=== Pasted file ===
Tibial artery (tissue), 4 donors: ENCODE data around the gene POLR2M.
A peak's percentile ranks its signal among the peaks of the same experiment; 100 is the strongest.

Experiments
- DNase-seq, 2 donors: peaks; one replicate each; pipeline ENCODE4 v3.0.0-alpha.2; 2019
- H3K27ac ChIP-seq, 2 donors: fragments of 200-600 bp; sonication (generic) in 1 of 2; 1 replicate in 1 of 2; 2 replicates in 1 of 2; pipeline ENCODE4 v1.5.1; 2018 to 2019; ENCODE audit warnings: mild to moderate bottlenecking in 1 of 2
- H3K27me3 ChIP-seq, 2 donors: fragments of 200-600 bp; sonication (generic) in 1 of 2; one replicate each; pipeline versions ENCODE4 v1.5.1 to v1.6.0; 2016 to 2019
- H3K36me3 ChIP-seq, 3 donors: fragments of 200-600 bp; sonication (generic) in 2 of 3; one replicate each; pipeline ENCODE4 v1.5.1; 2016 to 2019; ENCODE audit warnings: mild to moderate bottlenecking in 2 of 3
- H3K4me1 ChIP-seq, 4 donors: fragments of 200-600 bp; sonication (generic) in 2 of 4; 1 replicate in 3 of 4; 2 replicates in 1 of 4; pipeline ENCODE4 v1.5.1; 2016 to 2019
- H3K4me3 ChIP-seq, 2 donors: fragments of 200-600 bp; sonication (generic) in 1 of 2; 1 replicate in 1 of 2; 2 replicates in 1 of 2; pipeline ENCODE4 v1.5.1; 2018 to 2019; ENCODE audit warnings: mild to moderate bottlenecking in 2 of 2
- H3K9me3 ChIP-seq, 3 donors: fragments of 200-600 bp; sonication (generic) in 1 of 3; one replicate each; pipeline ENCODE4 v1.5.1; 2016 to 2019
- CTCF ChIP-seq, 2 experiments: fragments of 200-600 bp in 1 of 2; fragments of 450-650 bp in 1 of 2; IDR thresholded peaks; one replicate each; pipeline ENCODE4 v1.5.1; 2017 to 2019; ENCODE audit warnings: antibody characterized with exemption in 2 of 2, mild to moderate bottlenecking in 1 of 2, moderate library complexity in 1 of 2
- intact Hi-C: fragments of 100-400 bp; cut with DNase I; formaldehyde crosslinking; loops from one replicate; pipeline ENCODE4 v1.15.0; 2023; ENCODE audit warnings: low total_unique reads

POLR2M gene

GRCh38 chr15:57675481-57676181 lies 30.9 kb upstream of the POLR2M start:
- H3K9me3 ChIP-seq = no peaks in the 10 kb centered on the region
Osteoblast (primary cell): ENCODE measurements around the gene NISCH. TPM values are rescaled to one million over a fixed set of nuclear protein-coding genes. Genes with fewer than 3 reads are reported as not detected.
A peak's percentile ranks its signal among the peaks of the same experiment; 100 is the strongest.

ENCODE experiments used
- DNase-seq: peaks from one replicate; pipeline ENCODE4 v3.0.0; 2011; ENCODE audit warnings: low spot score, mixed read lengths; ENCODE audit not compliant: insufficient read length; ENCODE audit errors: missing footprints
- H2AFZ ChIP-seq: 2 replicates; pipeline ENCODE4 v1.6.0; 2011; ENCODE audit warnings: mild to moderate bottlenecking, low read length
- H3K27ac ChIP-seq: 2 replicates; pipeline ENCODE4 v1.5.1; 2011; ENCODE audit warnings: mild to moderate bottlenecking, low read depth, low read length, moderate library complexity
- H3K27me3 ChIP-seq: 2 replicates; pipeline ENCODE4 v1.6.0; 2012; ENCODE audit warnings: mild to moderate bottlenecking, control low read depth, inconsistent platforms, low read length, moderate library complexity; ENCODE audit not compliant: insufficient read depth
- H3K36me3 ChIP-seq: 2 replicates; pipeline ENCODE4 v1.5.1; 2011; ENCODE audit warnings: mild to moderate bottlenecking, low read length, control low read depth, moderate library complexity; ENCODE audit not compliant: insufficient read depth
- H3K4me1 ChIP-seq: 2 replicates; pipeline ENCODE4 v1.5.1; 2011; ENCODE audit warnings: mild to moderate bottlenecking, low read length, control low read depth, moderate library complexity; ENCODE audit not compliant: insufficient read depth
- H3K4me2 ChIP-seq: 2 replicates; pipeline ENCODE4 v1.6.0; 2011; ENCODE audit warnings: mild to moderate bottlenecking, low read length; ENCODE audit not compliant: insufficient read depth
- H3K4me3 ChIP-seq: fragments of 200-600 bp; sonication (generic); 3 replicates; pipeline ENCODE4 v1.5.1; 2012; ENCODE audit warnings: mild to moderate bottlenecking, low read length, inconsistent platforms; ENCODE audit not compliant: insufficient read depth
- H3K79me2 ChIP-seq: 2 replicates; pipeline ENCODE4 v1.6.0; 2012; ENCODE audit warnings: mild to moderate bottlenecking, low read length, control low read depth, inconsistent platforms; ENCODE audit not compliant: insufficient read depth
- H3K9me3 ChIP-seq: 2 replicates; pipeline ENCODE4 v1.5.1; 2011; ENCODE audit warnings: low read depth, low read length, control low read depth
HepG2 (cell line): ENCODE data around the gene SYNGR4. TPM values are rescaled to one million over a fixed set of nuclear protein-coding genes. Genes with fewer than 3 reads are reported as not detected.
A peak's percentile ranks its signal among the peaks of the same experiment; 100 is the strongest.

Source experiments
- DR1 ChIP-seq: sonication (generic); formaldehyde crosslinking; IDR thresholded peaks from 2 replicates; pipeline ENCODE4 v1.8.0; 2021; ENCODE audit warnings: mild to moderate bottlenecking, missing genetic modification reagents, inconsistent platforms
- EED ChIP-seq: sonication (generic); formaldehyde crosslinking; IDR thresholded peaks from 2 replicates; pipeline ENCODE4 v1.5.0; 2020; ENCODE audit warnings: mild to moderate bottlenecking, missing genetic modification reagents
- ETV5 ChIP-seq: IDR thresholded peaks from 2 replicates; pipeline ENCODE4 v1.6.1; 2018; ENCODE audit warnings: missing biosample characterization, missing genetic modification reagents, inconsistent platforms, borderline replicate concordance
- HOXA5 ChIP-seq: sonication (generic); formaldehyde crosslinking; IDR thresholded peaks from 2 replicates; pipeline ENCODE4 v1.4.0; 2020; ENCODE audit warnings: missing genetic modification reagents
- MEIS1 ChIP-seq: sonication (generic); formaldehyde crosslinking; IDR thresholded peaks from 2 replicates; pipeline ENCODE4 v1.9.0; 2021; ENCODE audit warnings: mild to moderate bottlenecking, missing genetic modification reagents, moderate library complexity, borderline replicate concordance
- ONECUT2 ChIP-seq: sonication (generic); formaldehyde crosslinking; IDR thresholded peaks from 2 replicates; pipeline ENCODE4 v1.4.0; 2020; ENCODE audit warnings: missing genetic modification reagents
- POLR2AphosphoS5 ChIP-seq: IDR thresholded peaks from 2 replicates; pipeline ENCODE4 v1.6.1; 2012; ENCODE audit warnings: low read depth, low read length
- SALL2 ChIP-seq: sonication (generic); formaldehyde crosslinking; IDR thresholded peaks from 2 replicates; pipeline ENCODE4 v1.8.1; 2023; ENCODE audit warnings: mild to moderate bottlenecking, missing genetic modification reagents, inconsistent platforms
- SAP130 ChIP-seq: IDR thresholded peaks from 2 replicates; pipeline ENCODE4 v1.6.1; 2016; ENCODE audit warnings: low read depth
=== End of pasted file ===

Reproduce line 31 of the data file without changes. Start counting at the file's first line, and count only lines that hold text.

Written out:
Source experiments